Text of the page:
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carver34

By Capt. Richard Thiel

Carver has never been afraid to challenge the notions of what a boat should look like. In its quest to provide ever-greater levels of interior volume and comfort for every inch of LOA, the builder has produced a number of models, especially in its Mariner line, that have been the butt of more than a few unkind comments and a lot of scoffing by traditional-minded boaters and, yes, marine journalists. Carver’s iconoclastic 35 Mariner was much on my mind as I prepared to test the C34.

I foresaw two possibilities: Either the newest Carver would be homely and humongous inside or stylish with a smallish interior. As it turned out, neither was the case. Oh, the C34’s profile is definitely something out of the ordinary—it will stand out at your marina—but it’s also one I found pleasingly reminiscent of an expedition-style vessel. But while the look may say expedition yacht, the reality is that the C34 is a coastal cruiser, and a fine one at that.

Accommodations:

The main deck displays several advantages. A bright saloon is the most notable one, and a large starboard galley where you can cook and enjoy the view is another. When the two hinged doors leading from the saloon to the 6-foot 10-inch-long cockpit are both open, the two areas blend seamlessly into one. Cockpit seating is optional, as is a lower helm station, forward and to starboard, which reduces the size of the galley by about a quarter. While not on our test boat, it seemed like this steering station would provide good sightlines forward, and better ones aft than those provided by the bridge helm, from which the view to the stern is pretty much blocked by the long cockpit overhang. That overhang shades about two thirds of the cockpit but those bent on bronzing needn’t fret as there’s a 5-foot-long sun space abaft the U-shaped lounge on the flying bridge.

The C34’s unusually high forward freeboard—5 feet 6 inches from the foredeck to the water, may pose some challenges when it comes time to put lines on a dock or pick up a mooring, but it also yields an unusually expansive forward master with 6 feet 2 inches of headroom. Foot-wide side decks and a high bowrail that extends all the way to the cockpit make accessing that virtually flat-but-sunpad-less area just as safe and easy as accessing the bridge via the molded-in stairway from the cockpit.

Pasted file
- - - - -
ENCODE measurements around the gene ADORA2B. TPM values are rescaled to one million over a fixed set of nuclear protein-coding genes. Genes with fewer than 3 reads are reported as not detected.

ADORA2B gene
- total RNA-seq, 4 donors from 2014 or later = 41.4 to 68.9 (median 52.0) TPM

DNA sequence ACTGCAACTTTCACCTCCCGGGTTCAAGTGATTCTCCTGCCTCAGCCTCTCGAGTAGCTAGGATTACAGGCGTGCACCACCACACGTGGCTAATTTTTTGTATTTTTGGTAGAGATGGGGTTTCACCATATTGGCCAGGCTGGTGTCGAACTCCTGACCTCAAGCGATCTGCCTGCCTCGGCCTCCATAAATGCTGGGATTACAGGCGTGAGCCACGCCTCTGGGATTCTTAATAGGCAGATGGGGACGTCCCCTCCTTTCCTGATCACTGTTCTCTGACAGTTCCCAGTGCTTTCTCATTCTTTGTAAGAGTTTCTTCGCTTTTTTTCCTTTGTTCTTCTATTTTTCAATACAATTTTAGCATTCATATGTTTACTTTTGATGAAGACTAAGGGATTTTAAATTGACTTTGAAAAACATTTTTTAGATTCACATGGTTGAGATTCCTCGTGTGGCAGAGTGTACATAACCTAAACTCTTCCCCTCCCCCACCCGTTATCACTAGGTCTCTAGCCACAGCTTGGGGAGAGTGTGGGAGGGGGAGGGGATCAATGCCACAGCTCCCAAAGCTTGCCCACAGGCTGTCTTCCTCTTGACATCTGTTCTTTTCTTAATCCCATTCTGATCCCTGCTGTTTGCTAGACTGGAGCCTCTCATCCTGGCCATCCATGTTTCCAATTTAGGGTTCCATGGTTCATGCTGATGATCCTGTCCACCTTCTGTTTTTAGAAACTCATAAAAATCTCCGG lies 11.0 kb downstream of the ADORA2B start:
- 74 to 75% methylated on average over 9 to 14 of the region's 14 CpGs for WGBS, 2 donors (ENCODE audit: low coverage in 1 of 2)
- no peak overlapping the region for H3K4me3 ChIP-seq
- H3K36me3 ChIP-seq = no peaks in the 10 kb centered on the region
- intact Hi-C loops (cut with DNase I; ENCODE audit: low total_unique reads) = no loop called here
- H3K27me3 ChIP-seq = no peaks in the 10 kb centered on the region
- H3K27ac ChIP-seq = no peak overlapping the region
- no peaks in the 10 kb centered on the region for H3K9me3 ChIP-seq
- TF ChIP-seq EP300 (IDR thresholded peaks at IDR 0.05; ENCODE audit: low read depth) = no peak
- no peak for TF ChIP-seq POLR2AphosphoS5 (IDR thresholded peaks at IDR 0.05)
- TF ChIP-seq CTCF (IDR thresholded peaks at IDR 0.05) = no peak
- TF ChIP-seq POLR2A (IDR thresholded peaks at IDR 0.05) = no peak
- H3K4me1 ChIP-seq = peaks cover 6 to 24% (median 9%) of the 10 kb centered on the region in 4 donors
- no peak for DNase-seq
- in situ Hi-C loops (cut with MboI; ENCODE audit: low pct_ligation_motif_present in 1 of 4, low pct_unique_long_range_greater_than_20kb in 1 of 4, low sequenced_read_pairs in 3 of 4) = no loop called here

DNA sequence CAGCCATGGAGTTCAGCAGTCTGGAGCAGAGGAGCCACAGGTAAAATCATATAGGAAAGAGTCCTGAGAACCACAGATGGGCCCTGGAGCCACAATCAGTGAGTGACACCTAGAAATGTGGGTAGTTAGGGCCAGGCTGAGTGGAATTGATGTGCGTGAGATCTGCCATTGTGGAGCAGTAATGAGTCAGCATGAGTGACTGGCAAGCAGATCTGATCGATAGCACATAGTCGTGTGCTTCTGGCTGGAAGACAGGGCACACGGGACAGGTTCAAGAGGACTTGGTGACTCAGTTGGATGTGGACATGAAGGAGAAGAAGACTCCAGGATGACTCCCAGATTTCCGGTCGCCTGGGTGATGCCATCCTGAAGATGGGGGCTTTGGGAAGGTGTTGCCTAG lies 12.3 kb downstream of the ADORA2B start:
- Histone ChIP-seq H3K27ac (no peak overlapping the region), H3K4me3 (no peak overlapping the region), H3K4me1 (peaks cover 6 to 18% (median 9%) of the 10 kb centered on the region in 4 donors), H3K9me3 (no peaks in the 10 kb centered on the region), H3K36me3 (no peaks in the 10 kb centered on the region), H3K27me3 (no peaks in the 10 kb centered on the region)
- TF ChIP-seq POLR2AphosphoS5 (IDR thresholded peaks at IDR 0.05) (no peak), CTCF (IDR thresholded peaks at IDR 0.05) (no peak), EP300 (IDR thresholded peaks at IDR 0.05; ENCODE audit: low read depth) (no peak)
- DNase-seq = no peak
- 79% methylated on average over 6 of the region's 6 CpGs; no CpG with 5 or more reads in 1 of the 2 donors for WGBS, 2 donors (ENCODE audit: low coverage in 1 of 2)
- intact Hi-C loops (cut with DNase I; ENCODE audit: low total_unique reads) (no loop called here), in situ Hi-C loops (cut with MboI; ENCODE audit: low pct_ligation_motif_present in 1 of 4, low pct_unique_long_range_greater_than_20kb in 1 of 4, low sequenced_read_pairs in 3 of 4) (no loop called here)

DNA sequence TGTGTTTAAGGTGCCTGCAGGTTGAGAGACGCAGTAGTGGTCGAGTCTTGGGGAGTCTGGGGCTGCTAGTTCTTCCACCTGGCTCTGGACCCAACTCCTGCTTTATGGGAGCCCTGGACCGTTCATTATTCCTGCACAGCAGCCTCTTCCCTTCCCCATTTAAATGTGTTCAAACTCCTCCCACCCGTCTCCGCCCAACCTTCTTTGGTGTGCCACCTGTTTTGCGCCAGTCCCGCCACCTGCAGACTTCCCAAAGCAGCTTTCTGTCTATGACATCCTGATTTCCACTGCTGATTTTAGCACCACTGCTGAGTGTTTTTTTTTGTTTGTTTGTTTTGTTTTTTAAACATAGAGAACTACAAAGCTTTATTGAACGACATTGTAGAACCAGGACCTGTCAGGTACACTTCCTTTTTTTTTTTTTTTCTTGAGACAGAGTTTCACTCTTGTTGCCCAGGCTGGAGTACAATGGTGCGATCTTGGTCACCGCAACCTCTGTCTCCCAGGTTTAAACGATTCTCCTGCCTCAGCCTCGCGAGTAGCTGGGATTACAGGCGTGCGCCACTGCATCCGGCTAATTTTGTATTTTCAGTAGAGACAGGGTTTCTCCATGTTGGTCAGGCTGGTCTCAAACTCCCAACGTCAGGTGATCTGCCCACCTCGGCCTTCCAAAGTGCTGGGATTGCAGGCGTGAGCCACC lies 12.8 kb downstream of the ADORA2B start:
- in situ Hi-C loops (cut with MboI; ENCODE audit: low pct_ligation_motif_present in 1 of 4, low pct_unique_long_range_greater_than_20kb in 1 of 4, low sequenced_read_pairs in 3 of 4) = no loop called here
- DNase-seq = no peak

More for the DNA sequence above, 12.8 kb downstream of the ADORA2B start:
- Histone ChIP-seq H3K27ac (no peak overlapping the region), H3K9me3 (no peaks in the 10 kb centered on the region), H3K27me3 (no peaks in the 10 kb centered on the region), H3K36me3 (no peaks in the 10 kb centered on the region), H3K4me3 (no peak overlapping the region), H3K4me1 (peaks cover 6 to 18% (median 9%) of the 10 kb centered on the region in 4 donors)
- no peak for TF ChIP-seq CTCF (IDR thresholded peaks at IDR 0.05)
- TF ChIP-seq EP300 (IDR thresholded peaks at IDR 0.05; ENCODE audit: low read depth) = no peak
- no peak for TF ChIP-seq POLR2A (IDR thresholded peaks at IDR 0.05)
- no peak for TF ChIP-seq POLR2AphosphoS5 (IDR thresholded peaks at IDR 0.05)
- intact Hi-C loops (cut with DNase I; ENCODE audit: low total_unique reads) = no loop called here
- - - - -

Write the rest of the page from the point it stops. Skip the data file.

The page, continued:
The vessels’ layout could appeal to either a couple or a family, but either way, it’s clear this boat is intended to woo owners of express boats. The argument is convincing, beginning with that big, airy master and continuing to the starboard guest stateroom whose privacy is ensured not by a curtain but by solid bulkheads. No, the port-side head does not open onto the master, but it is bigger than you’ll find on a comparably sized express and it has a big, tall, fully enclosed shower.

Construction:

The C34 has a moderate displacement of 18,000 pounds (dry), and that can be largely credited to the vessel’s construction: She’s the first Carver to be totally infused, which not only reduces weight but also man-hours (and thereby labor costs), and produces an uncommonly rigid structure. While I wasn’t able to launch the C34 off any waves transiting the bay during the day of our test, there was enough of a sea running to give a favorable impression of this boat’s solidity.

Performance:

Running across Great South Bay to Fire Island, she handled the short 2-foot chop well—all that forward freeboard makes for a dry ride. There was no hint of tenderness, which you might expect with the lofty profile, and we managed a comfortable and quiet 19 knots at 3800 rpm. (That’s with standard 300-brake-horsepower Mercruiser 5.7 Horizon DTS gasoline inboards; twin 300-metric-horsepower Volvo Penta D4 diesels are optional.) Although not power-assisted, the hydraulic steering was responsive and surprisingly light. Dockside, the C34 is maneuverable, although if you stick with the gasoline engines, I highly recommend the optional bow thruster to compensate for their lack of low-end torque. In any case the electronic MerCruisers make a compelling case in terms of low initial cost and decent fuel efficiency: 16.2 knots and .73 nmpg at 3500 rpm.

Carver Yachts, 920-822-3214; www.carveryachts.com

  • : 35'6
  • : 13'0
  • : 3'6
  • : 18,000 lb.
  • : 250 gal.
  • : 90 gal.
  • : 2/300-bhp MerCruiser 5.7 Horizon DTS gasoline inboards
  • : $324,950
  • : $373,665
  • : 7.5-kilowatt Kohler (gas)
  • : 2/300-mhp Volvo Penta D4 diesel inboards
  • : ZF 63, 2.5:1 gear ratio
  • : 20 x 21, 3-blade nibral

Air temperature: 75°F; humidity: 85%; wind: 10 mph; seas: 2-3'; load: 125 gal. fuel, 90 gal. water, 4 people, 50 lb. gear. Range based on 90% of advertised fuel capacity. Decibels measured at the upper helm. 65 dB(A) is the level of normal conversation.

RPM Knots GPH Range db(A)
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